The lure of a better life on America’s West Coast saw thousands of mid-19th-century pioneers pack their lives into covered wagons and attempt an arduous journey to a promised land. Among them, in 1846, were two families from Illinois: the Donners and the Reids. After travelling with a large wagon train for two months along the California Trail, the Donner party arrived at Little Sandy River in modern-day Wyoming. There, the disastrous decision to follow a new route was made.
George Donner duly led 87 people in 23 wagons to Fort Bridger and the supposedly quicker Hastings Cutoff, where the travelers endured great hardship crossing the Wasatch Mountains and Great Salt Lake Desert. Far worse, they took three weeks longer to reach Elko than those who had stayed on the proven California Trail – a delay that would ultimately prove fatal.
When the Donner party finally reached the forbidding Sierra Nevada Mountains in late October a snowstorm blocked their pass, preventing wagons from progressing. Low on supplies, the stranded emigrants divided into two groups and camped, slaughtering their oxen for food.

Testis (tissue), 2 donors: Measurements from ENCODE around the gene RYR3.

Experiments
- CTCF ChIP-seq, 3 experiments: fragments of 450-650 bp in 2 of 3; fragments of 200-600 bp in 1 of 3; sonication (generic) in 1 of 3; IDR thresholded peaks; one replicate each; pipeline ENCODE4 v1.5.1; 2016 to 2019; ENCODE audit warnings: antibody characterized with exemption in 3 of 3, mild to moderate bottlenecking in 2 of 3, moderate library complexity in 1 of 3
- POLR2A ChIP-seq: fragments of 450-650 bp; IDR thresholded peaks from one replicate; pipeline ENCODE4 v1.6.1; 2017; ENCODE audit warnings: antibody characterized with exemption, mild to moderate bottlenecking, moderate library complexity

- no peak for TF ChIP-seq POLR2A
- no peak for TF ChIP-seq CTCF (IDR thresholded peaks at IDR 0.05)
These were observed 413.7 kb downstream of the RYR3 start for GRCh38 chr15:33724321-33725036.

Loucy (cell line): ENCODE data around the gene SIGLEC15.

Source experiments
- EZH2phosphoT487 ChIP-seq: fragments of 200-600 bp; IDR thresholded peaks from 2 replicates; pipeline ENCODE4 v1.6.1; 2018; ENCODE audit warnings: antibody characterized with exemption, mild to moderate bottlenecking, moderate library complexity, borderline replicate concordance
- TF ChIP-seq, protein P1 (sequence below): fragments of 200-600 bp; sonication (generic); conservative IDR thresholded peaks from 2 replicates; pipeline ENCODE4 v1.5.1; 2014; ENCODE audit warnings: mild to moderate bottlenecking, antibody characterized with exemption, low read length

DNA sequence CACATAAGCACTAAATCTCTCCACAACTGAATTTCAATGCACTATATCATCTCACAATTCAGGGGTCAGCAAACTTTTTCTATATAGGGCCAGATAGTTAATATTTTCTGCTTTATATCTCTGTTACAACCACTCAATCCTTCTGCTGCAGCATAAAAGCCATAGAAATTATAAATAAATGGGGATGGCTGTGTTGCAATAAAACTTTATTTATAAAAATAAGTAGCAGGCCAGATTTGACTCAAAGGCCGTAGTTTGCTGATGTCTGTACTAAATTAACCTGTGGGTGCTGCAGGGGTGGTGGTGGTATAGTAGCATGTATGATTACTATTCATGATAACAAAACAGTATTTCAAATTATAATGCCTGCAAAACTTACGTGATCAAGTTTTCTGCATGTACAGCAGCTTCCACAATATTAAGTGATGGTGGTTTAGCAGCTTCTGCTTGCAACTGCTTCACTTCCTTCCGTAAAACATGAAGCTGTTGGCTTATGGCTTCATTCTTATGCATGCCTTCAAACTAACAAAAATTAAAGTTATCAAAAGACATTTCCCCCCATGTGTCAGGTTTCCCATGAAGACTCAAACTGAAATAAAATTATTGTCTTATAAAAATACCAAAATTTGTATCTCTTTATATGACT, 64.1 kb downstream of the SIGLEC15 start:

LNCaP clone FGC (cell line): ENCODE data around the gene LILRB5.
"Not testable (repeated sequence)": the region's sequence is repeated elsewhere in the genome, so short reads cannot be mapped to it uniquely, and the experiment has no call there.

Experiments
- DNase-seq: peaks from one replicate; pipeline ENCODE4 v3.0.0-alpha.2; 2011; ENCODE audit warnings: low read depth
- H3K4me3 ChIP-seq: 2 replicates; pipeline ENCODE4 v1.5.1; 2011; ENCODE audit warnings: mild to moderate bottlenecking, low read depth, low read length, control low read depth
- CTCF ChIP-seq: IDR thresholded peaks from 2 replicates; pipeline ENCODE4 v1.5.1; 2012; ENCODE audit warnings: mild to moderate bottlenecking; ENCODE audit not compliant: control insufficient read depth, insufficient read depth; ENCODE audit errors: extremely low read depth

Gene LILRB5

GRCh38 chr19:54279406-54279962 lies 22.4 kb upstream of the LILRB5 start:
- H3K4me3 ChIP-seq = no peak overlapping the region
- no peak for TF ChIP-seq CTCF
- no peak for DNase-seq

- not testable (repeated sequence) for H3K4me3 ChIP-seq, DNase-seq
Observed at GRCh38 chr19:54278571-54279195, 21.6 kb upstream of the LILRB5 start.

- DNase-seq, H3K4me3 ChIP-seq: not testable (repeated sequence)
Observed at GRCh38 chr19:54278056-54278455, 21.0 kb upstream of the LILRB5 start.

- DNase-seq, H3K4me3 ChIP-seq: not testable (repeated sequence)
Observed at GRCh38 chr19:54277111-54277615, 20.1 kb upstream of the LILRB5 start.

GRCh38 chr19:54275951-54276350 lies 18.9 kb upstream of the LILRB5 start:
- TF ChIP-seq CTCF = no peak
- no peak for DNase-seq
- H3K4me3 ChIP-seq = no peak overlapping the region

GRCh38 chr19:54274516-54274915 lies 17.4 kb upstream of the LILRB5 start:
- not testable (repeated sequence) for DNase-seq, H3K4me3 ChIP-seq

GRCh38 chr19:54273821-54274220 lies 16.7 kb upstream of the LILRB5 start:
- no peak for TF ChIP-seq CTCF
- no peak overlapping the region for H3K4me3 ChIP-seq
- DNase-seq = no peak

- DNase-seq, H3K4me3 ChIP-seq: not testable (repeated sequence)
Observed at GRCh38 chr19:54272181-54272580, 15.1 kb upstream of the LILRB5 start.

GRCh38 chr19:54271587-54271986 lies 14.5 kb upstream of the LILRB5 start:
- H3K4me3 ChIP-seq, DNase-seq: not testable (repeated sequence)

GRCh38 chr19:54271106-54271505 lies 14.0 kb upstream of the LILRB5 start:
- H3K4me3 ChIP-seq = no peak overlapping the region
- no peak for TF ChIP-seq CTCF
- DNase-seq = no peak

In mid-December a group of 15 (later known as the Forlorn Hope) fashioned snowshoes and headed into the mountains. Close to death, seven survivors reached safety in January 1847. They survived only by resorting to cannibalism, eating fallen colleagues after they died. Of those who remained behind, 14 were dead when the first relief party arrived from California in February and saved 21 emigrants. Three further missions rescued the rest, though cannibalism again broke out before the last survivor was collected in April.
Had the Donner party stuck to the California Trail, they would have been through the mountains before the pass became snowbound. But they couldn’t resist the shortcut that never was… and paid the price.
When: Winter of 1846-1847
Where: Sierra Nevada Mountains, Nevada, USA
Death toll: 41
You should know: Of the Forlorn Hope – 15 doughty individuals who set out to cross the Sierra Nevada Mountains seeking the safety of California – ten were men and five were women. Of the seven survivors, two were men… and five were women.